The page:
Now is the right time to become an American Federation of Musicians member. From ragtime to rap, from the early phonograph to today's digital recordings, the AFM has been there for its members. And now there are more benefits available to AFM members than ever before, including a multi-million dollar pension fund, excellent contract protection, instrument and travelers insurance, work referral programs and access to licensed booking agents to keep you working.
As an AFM member, you are part of a membership of more than 80,000 musicians. Experience has proven that collective activity on behalf of individuals with similar interests is the most effective way to achieve a goal. The AFM can negotiate agreements and administer contracts, procure valuable benefits and achieve legislative goals. A single musician has no such power.
The AFM has a proud history of managing change rather than being victimized by it. We find strength in adversity, and when the going gets tough, we get creative - all on your behalf.
Like the industry, the AFM is also changing and evolving, and its policies and programs will move in new directions dictated by its members. As a member, you will determine these directions through your interest and involvement. Your membership card will be your key to participation in governing your union, keeping it responsive to your needs and enabling it to serve you better. To become a member now, visit www.afm.org/join.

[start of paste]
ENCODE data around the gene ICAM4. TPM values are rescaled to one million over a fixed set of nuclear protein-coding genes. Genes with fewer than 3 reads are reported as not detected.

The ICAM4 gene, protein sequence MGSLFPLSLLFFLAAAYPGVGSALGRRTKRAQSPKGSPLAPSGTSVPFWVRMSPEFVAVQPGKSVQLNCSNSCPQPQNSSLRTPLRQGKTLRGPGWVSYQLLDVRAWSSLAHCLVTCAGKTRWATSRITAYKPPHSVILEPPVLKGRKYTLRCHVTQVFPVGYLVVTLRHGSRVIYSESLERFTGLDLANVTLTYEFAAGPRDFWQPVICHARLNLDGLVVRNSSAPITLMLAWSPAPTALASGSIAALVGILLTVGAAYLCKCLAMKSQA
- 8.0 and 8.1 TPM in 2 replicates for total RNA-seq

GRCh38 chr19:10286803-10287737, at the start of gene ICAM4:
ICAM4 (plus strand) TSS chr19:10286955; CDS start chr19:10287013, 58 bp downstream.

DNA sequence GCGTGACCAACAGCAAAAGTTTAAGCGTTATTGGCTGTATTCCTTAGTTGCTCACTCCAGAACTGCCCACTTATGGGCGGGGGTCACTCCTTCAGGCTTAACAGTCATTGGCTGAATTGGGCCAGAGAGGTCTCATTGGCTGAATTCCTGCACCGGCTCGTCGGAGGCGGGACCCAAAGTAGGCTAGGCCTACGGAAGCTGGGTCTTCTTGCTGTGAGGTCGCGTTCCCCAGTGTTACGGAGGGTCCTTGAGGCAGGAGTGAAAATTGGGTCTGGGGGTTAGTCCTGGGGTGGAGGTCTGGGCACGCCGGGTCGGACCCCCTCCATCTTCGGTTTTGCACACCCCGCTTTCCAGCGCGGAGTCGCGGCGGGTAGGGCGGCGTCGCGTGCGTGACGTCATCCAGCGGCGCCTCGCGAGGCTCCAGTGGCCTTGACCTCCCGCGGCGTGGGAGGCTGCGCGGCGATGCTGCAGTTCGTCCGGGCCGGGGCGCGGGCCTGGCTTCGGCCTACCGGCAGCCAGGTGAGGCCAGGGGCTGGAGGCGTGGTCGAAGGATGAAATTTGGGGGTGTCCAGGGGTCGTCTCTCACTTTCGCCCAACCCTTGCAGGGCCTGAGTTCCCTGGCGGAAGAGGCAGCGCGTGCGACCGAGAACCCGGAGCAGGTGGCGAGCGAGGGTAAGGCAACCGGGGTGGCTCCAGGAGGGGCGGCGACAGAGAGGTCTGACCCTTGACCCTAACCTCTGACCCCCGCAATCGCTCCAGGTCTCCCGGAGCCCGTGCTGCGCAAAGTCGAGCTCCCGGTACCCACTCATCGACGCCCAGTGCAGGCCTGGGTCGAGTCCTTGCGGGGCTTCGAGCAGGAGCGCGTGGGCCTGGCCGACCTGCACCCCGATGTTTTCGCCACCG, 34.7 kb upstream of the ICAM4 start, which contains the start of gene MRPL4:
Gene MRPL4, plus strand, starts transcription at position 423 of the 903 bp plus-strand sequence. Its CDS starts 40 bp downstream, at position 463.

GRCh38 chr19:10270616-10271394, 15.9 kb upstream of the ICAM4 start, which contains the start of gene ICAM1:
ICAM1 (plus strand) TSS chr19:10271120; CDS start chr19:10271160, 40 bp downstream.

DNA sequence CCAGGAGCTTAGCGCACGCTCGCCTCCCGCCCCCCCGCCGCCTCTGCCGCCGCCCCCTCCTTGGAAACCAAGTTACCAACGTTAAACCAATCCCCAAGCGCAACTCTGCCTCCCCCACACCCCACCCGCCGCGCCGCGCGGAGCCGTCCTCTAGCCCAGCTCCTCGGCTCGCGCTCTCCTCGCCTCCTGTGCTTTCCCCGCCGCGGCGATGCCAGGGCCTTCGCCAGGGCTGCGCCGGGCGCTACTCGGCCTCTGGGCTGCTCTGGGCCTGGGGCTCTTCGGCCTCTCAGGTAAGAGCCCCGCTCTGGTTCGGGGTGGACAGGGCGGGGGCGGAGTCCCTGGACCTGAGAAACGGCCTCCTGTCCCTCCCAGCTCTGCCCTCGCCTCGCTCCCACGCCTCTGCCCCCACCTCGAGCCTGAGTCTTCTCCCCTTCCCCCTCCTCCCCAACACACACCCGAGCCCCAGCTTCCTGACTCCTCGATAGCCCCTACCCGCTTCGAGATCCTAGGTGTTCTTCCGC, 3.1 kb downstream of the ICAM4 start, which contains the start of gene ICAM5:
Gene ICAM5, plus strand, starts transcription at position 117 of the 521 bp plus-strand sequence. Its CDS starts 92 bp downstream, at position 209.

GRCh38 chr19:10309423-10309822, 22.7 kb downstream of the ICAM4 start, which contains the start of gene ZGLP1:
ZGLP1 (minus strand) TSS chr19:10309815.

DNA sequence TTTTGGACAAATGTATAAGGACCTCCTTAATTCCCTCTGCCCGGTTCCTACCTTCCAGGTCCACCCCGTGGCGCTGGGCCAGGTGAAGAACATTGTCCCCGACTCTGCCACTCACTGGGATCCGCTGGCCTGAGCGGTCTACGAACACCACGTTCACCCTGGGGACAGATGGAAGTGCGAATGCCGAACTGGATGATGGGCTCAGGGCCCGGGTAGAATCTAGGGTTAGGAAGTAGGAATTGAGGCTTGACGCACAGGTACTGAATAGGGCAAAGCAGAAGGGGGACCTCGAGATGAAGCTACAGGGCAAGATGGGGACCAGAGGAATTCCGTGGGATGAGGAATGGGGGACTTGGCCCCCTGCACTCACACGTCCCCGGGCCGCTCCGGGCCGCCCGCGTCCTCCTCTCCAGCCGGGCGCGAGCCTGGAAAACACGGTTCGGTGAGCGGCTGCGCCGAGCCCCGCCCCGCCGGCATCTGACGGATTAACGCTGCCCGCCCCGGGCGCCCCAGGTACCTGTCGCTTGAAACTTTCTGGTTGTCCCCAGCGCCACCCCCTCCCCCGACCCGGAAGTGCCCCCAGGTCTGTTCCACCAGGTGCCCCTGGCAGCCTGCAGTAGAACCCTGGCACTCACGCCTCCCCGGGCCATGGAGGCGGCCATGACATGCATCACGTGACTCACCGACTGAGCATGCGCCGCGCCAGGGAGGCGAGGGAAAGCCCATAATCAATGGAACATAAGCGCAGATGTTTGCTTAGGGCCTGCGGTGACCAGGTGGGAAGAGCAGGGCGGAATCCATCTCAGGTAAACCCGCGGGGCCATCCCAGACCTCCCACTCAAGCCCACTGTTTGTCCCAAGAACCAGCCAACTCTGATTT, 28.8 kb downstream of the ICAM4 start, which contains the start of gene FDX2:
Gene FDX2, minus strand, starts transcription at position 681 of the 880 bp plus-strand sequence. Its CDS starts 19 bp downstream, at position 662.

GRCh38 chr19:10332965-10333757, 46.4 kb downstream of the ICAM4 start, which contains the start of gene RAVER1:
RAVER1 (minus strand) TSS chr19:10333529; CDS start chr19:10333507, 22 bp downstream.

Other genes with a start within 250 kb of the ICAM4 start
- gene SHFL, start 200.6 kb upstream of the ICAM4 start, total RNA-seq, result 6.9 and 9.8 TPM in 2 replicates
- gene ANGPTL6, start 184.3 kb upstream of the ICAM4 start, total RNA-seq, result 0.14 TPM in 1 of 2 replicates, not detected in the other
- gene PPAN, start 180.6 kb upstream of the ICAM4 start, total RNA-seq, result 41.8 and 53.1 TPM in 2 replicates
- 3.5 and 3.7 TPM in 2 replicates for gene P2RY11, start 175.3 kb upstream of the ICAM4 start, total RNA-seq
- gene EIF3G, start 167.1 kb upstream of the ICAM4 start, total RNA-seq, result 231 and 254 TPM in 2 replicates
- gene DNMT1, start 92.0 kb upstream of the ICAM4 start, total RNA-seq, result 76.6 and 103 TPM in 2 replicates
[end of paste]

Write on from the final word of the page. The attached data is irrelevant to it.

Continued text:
June 12, 2018IM -
This is a big year for New Orleans, which is celebrating the tricentennial of its founding in 1718. It’s also turning out to be an important year for the city’s AFM local. Local 174-496 (New Orleans, LA) is celebrating the 50th anniversary of its merger in 1968, as well as the grand opening of its new home, coined Tricentennial Hall. To top it all off, in April, Local 174-496 President “Deacon” John Moore was honored before the New Orleans City Council in recognition of his more than 60 years in the music business.
Members in good standing can use the local’s new rehearsal, meeting, and recording hall for free during business hours. Simply contact the local to make a reservation. The studio-quality 30-foot by 21-foot space is sound-proof and equipped with a Kawai acoustic piano, Kurzweil PC88 electric piano, amplifier, full Mapex drum kit, PA system, mixing board, and more. A waiting area features historic photos of musicians, including those who have been featured in the International Musician.
It was standing room only in the New Orleans City Council Chambers when City Councilmember Susan Guidry introduced “Deacon” John Moore at an April meeting. The council recognized Moore’s many years of influence on the New Orleans music scene. True to form, Moore wowed the room when he sang Nat King Cole’s “For All We Know.”
“I have had a blessed career in show business, despite the fact that I’ve never toured on the road, never played in foreign countries, didn’t write or record any hit songs, no Grammy’s, never played any international festivals—beside the New Orleans Jazz Festival,” says Moore, remarking that he’s never had to take a “day job” and thanking all those who supported him over the years.
Moore has performed at the White House, for the inaugurations of governors and mayors, and at many private events marking family and community celebrations. He’s performed at every New Orleans Jazz & Heritage Festival since it was founded 49 years ago. He has been an AFM member since 1958 and president of his local for 12 years.
New Orleans Mayor-Elect and then-Councilmember LaToya Cantrell thanked Moore for his advocacy. “You were very instrumental in ensuring the protection of our musicians was top priority as related to second-hand smoke and making sure New Orleans was a smoke-free environment,” she said. Councilman Jared Brossett thanked Moore for his decades of service and mentorship in the music industry.